A gathering of the best pieces by women we’ve read this week
Azita Ranjbar’s “Returning to the Land” on The Rumpus
A beautifully simple essay of Ranjbar’s visit to her family’s land in Iran on the Caspian Sea where, in her family “of khans and wealthy land owners,” her uncle has started farming. Through examining her own family’s legal disputes over land she illuminates aspects of Iran’s past land reforms and the country’s current economic downturn, turning a critical eye on the “the oppressive sanctions driven by the U.S. government.”
Towards the end of the piece she writes: “After only a week, this Orwellian state is already driving me mad. I feel ashamed that it has already impacted me so strongly. Everyone I know here must cope with this reality daily. I pretend not to notice the looks of resentment in some of the eyes around our dinner table. That is how they control us – we turn against each other and then ourselves.”
Sonya Huber’s “Love and Industry: A Midwestern Workbook” on Terrain.org
Huber’s lyric essay is a dirge-like series of directions for how to love what’s broken. In snapshots of urban decay across the Midwest, the piece reads as guidelines for surviving (or not surviving) economic devastation with lines like: “Remember that if you are thrown out of the last rented room, the muddy and beaten arms of the river will catch you.” When everything has burned to the ground, Huber seems to say, you have to bend down and love what’s left. “Look for industry in its purest form, pushing its tender shoots after a forest fire.”
This essay was the first place winner for Terrain.org’s Ruin and Renewal themed contest, and her portrait of the post-industrial Midwest seems to capture places hovering on the threshold between the two. I’ve become a little weary of “ruin porn” photography of places like Detroit and the growing obsession with depictions of urban decay, but Huber’s essay works against others I’ve seen/read by accepting rather than romanticizing. The narrator strives, or rather directs the reader, to learn to love things in all their defunct-ness, for what they are.
“The danger is similar to loving the punk-rock boys,” she writes at the end; “the weathered ones cradling their aching heads … singing songs that burn brighter when backlit with the supernova trail of impending collapse. What else is there to love?” –Amanda
Jennifer Vanderbes’ “A Brief History of Fire” in Granta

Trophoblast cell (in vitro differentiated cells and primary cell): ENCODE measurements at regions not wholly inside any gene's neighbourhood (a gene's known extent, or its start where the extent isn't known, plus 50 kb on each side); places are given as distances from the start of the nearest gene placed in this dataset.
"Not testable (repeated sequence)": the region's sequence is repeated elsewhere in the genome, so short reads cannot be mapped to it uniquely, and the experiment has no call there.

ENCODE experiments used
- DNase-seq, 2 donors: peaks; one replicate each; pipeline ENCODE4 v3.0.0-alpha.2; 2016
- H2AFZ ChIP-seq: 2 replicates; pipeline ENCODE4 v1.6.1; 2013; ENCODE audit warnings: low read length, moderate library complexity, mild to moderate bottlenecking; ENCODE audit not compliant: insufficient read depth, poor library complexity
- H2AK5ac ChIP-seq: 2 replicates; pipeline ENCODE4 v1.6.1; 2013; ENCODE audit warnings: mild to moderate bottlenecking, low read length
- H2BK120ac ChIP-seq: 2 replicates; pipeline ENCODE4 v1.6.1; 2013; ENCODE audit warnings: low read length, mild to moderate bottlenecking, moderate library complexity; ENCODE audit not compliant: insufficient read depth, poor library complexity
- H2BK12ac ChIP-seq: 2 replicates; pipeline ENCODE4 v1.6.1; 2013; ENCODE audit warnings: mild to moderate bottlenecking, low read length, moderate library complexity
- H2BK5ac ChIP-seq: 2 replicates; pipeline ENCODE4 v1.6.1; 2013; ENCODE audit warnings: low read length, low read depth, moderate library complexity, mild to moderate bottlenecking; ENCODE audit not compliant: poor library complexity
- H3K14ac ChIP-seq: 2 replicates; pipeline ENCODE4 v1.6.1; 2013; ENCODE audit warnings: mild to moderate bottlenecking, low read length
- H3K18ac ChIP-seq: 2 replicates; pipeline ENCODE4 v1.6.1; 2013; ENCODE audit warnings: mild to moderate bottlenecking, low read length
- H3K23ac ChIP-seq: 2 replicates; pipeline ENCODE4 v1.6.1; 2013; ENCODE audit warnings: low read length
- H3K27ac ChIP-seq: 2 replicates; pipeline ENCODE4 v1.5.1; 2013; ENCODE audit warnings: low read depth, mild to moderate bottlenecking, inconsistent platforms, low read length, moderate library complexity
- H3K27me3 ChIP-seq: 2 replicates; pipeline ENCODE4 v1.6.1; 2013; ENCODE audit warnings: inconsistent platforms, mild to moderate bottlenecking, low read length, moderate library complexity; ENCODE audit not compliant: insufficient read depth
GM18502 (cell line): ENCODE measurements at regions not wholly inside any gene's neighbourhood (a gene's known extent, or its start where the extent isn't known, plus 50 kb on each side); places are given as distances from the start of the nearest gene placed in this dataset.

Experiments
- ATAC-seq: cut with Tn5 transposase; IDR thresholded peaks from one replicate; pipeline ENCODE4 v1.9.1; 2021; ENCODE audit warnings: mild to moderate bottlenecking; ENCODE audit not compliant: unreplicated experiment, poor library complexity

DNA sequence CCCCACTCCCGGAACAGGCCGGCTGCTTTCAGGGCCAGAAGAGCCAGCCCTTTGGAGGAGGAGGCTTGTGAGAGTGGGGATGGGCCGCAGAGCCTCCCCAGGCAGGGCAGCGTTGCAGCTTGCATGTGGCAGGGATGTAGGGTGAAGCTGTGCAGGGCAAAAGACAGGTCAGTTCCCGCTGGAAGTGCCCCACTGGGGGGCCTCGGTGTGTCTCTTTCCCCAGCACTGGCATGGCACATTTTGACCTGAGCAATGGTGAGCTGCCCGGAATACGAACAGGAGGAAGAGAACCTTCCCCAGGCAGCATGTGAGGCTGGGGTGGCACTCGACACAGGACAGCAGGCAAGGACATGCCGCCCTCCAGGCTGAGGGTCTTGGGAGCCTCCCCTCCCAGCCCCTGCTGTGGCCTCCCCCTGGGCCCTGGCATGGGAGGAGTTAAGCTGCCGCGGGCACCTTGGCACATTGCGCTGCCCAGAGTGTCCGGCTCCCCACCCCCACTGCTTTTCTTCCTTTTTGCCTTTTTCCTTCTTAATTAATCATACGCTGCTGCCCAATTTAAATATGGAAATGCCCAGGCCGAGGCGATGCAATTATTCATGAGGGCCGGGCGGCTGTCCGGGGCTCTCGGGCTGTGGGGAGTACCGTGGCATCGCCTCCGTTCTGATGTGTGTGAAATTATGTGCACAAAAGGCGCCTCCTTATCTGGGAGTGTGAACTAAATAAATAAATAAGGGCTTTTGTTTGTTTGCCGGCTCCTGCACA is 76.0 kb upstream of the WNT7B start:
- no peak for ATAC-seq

George Saunders’ recently gave a fantastic little metaphorical overview of the short story on Colbert. A short story, he said, is like a joke: at the beginning it establishes a setup, and you the reader know that in three minutes–or twenty, or thirty–there will be a punchline. It will either hit you, whazam, or it’ll be lackluster and leave you cold, the equivalent of a mild chuckle, an eye roll. I have to admit that for me the majority of contemporary American short stories–with the notable exceptions of those by Saunders, Karen Russell, ZZ Packer and a few others–have the latter effect. They feel too constructed, too self-aware, too precise, too pedantic.
“A Brief History of Fire” is the exact opposite. It feels raw, deeply affecting, and alive. It has the necessary tightness of a short story, each layer a snug concentric ring around the others, but the prose, the protagonist’s complicated and compelling voice, and the vividness of the setting prevent it from feeling overly clinical. It cast a spell that lasted long after I’d finished it. All that night and the next day I found myself remembering lines, remembering moments, feeling haunted.
Perhaps structurally it felt more like an essay than a story, with brief interludes examining object permanence and the history of fire, and I related to it more easily for this–I also love Granta’s strategy of not identifying particular pieces as fiction or nonfiction. Regardless, it combines everything I love most in writing: it teaches me something, immerses me in a place, makes me recognize experience in vivid prose (the smell of a baby’s breath, the feeling of meeting a former lover after a long separation) and tells a story that rocks me emotionally and intellectually.
Jennifer Egan’s “A Thin Line Between Mother and Daughter” on Slate
This essay of Jennifer Egan’s on her anorexia is more than 10 years old and, sadly, does not feel dated at all. Our cultural fetishization of adolescent models persists largely unchecked, and it seems that most young women still pass through a phase of mild to moderate disordered eating as a rite of passage.
Egan, a novelist, brings larger and more complicated themes to what could have been a fairly predictable horror story of life dominated by calorie counts. She examines the massive cultural shift that occurred between her and her mother’s generation, and how in that shift a pre-adolescent thinness came to be ironically equated with defiant independent womanhood, with a rejection of maternal beauty and domesticity and a woman’s traditional role.
Egan’s mother had grown up unconcerned with thinness, assuming she would wind up married with children: then the 60s and 70s came along and exploded the standard narrative and expectations at the heart of women’s lives, and suddenly Twiggy was the emblem of sexual revolution. By the time Egan was growing up her mother was dieting and tacitly supporting Egan’s drastic weight loss, and staying thin–so thin as to be almost physically powerless–had become de facto for the independent woman.
What I loved about this piece was the complex evocation of the relationship between mother and daughter, and the nuanced analysis of all of the ironies and horrors of anorexia: “Our route
to worldly power involved shrinking the world to match the dimensions of our own small (but never small enough) bodies, and then dominating those. A conspirator against us could not have planned it better.” –Sarah